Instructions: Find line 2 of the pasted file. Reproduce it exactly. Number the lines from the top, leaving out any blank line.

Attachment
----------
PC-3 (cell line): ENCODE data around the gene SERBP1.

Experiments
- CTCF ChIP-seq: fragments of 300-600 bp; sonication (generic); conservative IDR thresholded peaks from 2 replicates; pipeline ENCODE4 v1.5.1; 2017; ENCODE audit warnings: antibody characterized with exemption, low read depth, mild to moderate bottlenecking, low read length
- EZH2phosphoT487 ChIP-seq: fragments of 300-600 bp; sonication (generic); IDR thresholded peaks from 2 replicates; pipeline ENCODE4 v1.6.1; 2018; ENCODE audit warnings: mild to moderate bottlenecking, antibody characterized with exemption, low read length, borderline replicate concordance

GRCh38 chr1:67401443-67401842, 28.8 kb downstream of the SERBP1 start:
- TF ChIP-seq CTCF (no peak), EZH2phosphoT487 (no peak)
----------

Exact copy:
Experiments